I merely draw to the attention of the House the very credible work of our colleagues in the Delegated Powers and Regulatory Reform Committee, which drew this issue to the attention of the Government in a way that gave them just sufficient time before Christmas to get their act together and indicate that they were going to table amendments on Report to give effect to the committee’s recommendation, which is to ensure that such a significant part of the legislation should be subject to the affirmative procedure and therefore much closer and more effective scrutiny in Parliament than the negative procedure. I am very much in favour of Amendment 2 and I congratulate our colleagues. I am sure the whole House is very appreciative of the work that is done by the committee. Once again it has done something that the House can take great pleasure in approving.

Amendment 2 agreed.

Amendment 3

Moved by Lord Newby

3: Clause 2, page 1, line 14, after “section” insert “that does not have to be approved in draft under subsection (5A)”

Amendment 3 agreed.

Schedule 1: Reform of Class 2 contributions

Amendments 4 and 5

Moved by Lord Newby

4: Schedule 1, page 9, line 33, at end insert—

“( ) Schedule 24 to the Finance Act 2007 (penalties for errors);”

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5: Schedule 1, page 12, line 33, at end insert—

“( ) Schedule 24 to the Finance Act 2007 (penalties for errors);”

Amendments 4 and 5 agreed.

House of Lords

Motion to Take Note

4.10 pm

Moved by Lord Williams of Elvel

That this House takes note of the case for effecting a reduction in the number of Peers attending the House each day without recourse to primary legislation.

Lord Williams of Elvel (Lab): My Lords, before I begin, I should say that, although this is a take-note Motion, it is a take-note Motion with a purpose. Most people seem to agree that the House is too large, but nobody seems able to come up with a solution that does not involve the cumbersome process of primary legislation. This afternoon, I want to offer a way forward. That is the purpose of this Motion.

Let us briefly look at the figures. During the past few years, the House has expanded both in “absolute” and in “actual” terms—these expressions and the figures I quote are taken from the recent helpful Library Note and supplements from the Library that I have requested. At 16 December last, the absolute—that is, the total—membership was 847. The actual membership—in other words, excluding those unable for one reason or another to be active Members—was 791. The average daily attendance in the 2013-14 Session was 497. By contrast, in 2009-10, the equivalent first and third values—that is, total membership and average daily attendance—were 735 and 388 respectively. Average daily attendance therefore rose from 388 to 497, which is more than a quarter.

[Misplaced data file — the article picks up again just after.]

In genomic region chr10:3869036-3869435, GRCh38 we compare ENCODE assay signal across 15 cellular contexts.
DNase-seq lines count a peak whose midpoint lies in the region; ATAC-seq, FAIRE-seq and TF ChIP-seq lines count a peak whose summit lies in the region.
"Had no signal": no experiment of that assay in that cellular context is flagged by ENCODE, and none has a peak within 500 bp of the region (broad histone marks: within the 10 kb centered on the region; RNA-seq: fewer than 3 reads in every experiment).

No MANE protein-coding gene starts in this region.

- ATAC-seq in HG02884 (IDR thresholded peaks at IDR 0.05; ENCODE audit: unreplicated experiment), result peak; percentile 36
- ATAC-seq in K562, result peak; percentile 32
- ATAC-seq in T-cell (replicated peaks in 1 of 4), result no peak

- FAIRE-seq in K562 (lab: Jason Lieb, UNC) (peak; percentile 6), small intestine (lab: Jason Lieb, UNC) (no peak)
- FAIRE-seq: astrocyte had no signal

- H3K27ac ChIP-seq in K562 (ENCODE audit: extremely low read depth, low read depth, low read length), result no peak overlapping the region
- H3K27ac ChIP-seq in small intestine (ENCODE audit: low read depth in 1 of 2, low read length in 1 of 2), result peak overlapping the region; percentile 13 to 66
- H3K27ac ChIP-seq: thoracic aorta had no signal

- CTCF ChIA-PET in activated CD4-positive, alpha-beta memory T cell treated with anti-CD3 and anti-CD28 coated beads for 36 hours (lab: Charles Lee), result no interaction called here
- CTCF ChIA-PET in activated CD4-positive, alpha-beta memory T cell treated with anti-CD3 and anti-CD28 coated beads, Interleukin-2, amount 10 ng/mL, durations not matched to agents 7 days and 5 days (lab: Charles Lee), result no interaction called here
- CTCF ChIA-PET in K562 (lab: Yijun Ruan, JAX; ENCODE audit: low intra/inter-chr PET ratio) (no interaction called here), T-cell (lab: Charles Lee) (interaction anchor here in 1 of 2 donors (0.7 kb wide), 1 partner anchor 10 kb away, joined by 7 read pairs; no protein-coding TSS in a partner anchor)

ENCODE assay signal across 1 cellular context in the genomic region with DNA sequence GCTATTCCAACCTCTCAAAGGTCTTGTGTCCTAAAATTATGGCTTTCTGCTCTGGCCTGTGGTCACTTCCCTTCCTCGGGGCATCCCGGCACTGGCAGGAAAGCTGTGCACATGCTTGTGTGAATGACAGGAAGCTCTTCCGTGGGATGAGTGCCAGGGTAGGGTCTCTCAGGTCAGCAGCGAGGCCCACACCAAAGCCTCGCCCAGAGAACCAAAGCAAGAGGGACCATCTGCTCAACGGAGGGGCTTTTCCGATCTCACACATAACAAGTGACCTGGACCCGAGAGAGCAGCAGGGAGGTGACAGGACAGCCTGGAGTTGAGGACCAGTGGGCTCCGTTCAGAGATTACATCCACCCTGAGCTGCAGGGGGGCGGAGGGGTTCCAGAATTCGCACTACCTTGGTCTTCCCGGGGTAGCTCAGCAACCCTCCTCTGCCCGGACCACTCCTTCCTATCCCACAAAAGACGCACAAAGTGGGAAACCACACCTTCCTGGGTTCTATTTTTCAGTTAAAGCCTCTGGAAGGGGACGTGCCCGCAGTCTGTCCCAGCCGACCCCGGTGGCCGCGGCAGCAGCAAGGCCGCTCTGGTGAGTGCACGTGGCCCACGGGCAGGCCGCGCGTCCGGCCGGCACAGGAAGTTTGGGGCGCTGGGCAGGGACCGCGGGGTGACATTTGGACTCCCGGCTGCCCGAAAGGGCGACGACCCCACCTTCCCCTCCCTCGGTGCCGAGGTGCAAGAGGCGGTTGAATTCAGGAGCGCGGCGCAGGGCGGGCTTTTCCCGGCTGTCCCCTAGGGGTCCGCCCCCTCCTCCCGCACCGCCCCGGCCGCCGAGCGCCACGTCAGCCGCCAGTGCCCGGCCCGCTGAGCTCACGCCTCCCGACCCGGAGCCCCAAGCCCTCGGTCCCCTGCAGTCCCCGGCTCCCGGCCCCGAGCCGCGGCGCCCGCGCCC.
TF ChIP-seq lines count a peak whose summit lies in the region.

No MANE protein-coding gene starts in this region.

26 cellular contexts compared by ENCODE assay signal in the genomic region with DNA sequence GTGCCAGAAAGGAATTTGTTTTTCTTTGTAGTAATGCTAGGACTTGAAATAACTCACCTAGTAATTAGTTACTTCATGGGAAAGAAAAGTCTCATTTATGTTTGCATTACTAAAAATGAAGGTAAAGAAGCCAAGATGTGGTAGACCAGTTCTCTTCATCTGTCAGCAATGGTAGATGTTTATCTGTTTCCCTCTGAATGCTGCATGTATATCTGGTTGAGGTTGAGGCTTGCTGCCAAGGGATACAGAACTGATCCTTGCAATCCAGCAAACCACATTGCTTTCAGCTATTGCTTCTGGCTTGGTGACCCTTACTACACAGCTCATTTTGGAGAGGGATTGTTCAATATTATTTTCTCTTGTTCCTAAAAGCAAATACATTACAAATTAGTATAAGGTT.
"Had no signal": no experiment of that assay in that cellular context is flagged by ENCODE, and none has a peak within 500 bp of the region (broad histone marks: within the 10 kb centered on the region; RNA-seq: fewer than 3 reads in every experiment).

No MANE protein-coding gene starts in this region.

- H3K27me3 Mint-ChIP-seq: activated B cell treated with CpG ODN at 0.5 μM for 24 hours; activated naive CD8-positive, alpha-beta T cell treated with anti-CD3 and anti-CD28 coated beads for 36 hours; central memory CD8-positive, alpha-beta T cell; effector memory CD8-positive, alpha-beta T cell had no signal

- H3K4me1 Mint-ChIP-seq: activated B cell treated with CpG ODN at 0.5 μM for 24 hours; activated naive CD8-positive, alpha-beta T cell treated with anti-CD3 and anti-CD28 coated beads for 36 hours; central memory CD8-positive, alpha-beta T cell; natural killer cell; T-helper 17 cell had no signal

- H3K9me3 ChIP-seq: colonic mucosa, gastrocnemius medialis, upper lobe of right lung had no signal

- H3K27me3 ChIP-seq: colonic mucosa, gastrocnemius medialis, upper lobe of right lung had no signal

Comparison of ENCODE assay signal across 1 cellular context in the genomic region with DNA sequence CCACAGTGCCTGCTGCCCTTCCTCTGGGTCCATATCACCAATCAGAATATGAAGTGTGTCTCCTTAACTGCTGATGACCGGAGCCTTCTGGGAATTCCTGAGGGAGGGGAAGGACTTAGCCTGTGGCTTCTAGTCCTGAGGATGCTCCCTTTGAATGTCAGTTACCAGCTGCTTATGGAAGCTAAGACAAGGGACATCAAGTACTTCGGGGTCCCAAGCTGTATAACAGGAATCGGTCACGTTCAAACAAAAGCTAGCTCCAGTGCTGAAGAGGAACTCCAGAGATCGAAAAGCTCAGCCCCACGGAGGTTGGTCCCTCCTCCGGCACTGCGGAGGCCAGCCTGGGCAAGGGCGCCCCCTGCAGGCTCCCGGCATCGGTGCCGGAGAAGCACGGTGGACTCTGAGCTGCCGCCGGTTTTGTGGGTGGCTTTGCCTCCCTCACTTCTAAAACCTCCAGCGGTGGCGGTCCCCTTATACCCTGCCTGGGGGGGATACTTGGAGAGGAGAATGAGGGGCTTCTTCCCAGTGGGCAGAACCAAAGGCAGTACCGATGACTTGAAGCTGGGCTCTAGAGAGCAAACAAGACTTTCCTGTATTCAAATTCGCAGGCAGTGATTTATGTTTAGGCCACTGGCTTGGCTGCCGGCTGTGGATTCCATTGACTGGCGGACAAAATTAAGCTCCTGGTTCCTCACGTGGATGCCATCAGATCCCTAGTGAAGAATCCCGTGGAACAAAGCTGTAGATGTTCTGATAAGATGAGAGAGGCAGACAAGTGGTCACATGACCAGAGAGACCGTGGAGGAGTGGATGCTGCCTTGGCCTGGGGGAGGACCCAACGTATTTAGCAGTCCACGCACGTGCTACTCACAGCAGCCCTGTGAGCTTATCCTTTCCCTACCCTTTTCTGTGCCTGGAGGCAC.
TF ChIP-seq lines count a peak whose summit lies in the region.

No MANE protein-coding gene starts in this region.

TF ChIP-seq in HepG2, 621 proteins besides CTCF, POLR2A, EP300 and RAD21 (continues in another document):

The effect of this increase is not hard to see. The Chamber overflows at Question Time. The House has had to make provision for extra seats below Bar. Many debates are so populated that speaking time is cut down to five minutes or less. Consequently, Peers are put off from putting their names down at all. The rotation arrangements for committee membership to accommodate aspiring candidates is about to become, in my view, too stringent for proper operational efficiency. Division Lobbies are frequently too crowded for comfort. The facilities of the House are strained to breaking point. Accommodation and meeting space for Peers has not kept up with the increase in numbers, leading to business being conducted in the corridors or the Guest Room. In short, the conduct of the House’s business has become disorderly.

The question then arises: what powers does the House have by itself to deal with the problem without recourse to primary legislation? To this purpose, I have taken advice from the Table and my attention has been drawn to the report of the 1955 Select Committee on the powers of the House in relation to the attendance of its Members. In its report, which was approved by the House, the Select Committee stated in paragraph 2 that the House,

“has full power to do anything which may be necessary to ensure the orderly and decent conduct of its business”.

We should note in passing that what it cannot do is override the Writ of Summons.

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My proposal on how to exercise this “full power” in the context of the problem that I have described is in mechanism quite simple but in reasoning rather complex. My proposal is that, on the recommendation of the Procedure Committee, the House should be invited to pass a resolution; namely that, “in order to ensure the orderly conduct of business in the House, attendance at the proceedings of the House shall be regulated in accordance with a scheme established by the House; and, to that end, Peers shall consider most carefully applying for leave of absence under the provisions of that scheme”.